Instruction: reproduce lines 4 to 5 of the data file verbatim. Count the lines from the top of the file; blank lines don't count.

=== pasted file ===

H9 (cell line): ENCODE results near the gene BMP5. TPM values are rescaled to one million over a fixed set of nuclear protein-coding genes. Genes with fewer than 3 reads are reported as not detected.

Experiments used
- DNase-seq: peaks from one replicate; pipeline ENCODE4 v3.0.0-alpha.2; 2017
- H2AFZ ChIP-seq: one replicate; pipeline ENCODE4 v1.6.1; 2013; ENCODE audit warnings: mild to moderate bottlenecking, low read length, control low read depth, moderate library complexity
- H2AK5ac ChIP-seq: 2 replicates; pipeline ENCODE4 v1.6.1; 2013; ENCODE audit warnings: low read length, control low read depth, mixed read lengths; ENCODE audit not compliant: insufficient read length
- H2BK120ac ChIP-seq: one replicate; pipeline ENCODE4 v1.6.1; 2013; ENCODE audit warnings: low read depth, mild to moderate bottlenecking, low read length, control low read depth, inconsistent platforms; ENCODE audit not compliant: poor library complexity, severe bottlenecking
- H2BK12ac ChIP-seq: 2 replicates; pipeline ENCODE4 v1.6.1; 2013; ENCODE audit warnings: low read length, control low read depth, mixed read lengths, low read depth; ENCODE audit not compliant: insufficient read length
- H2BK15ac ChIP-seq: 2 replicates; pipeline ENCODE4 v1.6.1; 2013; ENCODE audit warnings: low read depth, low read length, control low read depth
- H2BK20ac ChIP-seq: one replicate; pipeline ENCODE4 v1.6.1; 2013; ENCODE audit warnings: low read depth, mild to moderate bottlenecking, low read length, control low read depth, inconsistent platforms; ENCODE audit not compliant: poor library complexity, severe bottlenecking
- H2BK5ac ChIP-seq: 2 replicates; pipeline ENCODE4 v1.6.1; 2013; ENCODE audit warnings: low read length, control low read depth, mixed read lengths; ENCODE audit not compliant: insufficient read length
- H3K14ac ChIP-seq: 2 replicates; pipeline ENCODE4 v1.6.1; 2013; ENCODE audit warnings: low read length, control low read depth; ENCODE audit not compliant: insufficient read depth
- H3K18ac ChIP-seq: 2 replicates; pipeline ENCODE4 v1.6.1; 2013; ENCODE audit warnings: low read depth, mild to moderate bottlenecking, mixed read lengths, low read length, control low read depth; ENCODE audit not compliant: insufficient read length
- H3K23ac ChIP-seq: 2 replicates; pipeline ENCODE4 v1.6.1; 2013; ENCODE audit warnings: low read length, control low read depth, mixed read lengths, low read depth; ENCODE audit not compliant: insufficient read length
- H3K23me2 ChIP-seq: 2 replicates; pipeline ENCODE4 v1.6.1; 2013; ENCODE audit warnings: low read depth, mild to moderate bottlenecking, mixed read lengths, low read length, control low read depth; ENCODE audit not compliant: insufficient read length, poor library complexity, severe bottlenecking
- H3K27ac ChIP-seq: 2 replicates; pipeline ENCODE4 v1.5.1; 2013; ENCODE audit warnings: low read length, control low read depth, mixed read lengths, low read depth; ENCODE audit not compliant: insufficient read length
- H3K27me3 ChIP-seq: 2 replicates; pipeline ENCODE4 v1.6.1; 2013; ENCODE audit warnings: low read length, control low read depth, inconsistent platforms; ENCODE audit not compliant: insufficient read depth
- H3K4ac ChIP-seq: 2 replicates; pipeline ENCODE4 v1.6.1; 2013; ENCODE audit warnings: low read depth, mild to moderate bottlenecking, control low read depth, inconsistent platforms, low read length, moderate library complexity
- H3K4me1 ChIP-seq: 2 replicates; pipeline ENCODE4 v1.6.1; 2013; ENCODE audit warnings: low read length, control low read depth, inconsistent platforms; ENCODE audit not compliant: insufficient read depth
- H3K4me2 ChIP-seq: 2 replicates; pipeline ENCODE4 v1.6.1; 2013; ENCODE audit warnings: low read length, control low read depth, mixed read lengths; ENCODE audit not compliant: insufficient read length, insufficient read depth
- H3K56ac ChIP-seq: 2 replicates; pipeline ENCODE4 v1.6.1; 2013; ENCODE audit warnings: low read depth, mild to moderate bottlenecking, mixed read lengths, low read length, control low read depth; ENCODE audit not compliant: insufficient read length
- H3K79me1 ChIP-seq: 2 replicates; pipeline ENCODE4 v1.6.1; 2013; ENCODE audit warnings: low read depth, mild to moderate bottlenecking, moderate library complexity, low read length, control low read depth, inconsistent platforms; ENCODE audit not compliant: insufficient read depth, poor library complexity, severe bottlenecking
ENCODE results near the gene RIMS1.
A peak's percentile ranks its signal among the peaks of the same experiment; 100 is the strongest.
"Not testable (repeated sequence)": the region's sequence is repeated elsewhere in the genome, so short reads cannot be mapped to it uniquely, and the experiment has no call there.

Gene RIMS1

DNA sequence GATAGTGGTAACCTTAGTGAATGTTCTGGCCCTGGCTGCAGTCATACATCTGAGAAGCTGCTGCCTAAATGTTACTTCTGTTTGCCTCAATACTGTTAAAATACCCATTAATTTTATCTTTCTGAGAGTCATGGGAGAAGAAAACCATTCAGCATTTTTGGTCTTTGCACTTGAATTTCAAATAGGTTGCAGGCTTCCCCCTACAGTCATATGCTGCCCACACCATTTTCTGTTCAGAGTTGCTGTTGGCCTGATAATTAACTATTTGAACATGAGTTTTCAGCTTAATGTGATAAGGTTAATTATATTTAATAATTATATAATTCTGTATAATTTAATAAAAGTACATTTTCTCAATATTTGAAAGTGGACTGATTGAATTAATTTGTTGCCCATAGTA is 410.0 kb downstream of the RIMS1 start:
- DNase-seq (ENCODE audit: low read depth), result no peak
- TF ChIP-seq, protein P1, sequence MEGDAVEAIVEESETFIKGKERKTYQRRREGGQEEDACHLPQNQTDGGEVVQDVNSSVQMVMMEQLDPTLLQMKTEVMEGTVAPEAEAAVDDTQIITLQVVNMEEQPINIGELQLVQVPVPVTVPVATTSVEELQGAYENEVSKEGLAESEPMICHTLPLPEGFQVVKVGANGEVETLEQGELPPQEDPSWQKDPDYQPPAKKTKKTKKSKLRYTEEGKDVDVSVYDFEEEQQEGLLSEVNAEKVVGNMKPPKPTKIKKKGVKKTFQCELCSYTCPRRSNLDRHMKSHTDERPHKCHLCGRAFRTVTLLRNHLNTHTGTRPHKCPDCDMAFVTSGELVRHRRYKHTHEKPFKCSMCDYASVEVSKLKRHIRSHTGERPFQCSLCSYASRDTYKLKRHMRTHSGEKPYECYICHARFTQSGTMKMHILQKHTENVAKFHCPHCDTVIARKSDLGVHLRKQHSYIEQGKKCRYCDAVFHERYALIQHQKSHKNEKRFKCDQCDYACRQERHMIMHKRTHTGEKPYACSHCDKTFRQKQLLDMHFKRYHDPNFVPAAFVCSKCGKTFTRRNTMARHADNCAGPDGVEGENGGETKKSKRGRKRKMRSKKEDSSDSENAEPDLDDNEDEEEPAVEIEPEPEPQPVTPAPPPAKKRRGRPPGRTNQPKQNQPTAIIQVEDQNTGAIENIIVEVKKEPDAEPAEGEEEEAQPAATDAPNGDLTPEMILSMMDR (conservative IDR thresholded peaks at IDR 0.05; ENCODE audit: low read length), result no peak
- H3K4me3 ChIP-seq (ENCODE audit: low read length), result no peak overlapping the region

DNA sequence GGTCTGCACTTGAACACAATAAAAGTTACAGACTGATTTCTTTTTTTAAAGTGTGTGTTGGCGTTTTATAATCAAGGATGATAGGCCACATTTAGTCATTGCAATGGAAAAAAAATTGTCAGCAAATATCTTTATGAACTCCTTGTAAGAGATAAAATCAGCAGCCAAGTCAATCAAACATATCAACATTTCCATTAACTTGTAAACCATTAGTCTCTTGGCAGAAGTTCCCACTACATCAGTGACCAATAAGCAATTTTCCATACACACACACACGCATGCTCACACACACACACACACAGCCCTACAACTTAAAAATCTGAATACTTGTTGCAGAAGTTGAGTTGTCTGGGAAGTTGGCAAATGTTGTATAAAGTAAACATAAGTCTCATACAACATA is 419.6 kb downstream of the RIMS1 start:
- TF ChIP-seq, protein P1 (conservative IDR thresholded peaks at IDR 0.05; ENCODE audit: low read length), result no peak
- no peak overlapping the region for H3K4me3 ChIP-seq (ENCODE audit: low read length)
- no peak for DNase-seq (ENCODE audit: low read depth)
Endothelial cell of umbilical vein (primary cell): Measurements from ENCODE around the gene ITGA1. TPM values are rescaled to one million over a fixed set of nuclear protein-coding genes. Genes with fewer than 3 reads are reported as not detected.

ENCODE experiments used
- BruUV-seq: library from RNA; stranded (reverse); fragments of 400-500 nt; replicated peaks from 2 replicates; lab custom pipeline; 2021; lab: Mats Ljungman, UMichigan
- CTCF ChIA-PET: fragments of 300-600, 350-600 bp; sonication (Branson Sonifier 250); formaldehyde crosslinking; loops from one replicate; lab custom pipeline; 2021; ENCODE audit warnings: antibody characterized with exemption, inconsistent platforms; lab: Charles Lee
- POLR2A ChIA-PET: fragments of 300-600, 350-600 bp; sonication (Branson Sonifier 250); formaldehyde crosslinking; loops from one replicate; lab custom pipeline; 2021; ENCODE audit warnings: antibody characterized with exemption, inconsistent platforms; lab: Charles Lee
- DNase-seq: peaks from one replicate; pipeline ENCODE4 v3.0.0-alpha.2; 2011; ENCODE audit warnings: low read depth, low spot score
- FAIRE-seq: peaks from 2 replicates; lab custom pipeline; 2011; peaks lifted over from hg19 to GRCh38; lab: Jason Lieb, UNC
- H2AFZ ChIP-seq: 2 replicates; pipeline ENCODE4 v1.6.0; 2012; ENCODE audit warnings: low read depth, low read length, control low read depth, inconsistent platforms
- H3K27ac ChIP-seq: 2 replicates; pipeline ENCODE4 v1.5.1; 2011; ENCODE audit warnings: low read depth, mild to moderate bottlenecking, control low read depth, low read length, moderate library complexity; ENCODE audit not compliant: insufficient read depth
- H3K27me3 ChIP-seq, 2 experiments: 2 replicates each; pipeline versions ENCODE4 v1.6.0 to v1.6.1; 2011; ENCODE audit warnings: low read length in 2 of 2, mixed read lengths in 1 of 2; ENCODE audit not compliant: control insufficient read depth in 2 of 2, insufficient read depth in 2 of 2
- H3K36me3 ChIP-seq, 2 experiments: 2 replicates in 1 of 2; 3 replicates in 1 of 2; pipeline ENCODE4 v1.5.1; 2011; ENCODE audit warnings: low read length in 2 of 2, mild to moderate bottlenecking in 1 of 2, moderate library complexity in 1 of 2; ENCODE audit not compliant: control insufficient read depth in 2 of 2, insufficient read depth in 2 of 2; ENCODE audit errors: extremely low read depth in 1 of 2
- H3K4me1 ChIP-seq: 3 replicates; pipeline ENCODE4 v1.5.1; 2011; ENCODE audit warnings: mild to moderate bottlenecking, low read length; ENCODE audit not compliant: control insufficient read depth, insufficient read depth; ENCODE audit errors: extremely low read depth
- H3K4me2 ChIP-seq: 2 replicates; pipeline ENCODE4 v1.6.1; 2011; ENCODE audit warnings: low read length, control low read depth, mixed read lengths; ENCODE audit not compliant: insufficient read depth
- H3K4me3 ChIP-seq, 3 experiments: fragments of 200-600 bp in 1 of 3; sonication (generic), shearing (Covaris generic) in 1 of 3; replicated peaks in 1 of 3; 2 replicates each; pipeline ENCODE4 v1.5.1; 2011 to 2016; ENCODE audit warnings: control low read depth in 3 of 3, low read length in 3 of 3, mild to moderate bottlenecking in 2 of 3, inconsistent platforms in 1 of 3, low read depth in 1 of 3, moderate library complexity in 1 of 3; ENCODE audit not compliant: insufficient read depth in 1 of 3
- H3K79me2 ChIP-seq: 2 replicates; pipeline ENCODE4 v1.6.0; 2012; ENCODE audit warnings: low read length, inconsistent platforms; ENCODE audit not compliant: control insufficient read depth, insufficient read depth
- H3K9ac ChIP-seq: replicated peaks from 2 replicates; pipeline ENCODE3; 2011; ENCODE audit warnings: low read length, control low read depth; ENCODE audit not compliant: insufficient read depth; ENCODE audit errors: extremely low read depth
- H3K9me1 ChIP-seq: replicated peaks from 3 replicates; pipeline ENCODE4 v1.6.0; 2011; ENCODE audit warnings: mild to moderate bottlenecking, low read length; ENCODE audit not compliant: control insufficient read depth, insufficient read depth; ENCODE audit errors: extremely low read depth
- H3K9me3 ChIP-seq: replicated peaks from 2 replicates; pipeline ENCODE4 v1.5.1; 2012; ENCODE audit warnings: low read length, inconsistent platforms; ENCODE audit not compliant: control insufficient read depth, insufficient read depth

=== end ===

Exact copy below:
- H2AFZ ChIP-seq: one replicate; pipeline ENCODE4 v1.6.1; 2013; ENCODE audit warnings: mild to moderate bottlenecking, low read length, control low read depth, moderate library complexity
- H2AK5ac ChIP-seq: 2 replicates; pipeline ENCODE4 v1.6.1; 2013; ENCODE audit warnings: low read length, control low read depth, mixed read lengths; ENCODE audit not compliant: insufficient read length